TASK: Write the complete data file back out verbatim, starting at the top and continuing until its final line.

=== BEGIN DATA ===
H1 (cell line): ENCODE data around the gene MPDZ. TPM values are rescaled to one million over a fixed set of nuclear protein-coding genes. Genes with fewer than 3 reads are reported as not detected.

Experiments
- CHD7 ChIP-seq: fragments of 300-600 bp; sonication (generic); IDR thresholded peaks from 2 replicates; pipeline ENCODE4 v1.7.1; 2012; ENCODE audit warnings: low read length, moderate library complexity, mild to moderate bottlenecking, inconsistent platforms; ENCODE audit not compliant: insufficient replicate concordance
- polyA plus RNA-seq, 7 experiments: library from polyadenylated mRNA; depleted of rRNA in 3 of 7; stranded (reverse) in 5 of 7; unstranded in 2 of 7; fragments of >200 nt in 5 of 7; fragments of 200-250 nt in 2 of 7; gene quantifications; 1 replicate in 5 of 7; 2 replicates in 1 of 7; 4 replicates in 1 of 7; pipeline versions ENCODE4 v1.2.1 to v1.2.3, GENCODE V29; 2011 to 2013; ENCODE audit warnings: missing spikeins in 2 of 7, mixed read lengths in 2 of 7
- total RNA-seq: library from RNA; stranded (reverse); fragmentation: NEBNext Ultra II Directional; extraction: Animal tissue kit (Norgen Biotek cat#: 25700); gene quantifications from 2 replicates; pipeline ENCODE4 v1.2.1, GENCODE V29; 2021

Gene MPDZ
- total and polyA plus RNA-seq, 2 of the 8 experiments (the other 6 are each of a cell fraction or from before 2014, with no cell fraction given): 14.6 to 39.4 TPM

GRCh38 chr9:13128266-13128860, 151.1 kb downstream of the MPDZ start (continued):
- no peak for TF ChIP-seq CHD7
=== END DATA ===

H1 (cell line): ENCODE data around the gene MPDZ. TPM values are rescaled to one million over a fixed set of nuclear protein-coding genes. Genes with fewer than 3 reads are reported as not detected.

Experiments
- CHD7 ChIP-seq: fragments of 300-600 bp; sonication (generic); IDR thresholded peaks from 2 replicates; pipeline ENCODE4 v1.7.1; 2012; ENCODE audit warnings: low read length, moderate library complexity, mild to moderate bottlenecking, inconsistent platforms; ENCODE audit not compliant: insufficient replicate concordance
- polyA plus RNA-seq, 7 experiments: library from polyadenylated mRNA; depleted of rRNA in 3 of 7; stranded (reverse) in 5 of 7; unstranded in 2 of 7; fragments of >200 nt in 5 of 7; fragments of 200-250 nt in 2 of 7; gene quantifications; 1 replicate in 5 of 7; 2 replicates in 1 of 7; 4 replicates in 1 of 7; pipeline versions ENCODE4 v1.2.1 to v1.2.3, GENCODE V29; 2011 to 2013; ENCODE audit warnings: missing spikeins in 2 of 7, mixed read lengths in 2 of 7
- total RNA-seq: library from RNA; stranded (reverse); fragmentation: NEBNext Ultra II Directional; extraction: Animal tissue kit (Norgen Biotek cat#: 25700); gene quantifications from 2 replicates; pipeline ENCODE4 v1.2.1, GENCODE V29; 2021

Gene MPDZ
- total and polyA plus RNA-seq, 2 of the 8 experiments (the other 6 are each of a cell fraction or from before 2014, with no cell fraction given): 14.6 to 39.4 TPM

GRCh38 chr9:13128266-13128860, 151.1 kb downstream of the MPDZ start (continued):
- no peak for TF ChIP-seq CHD7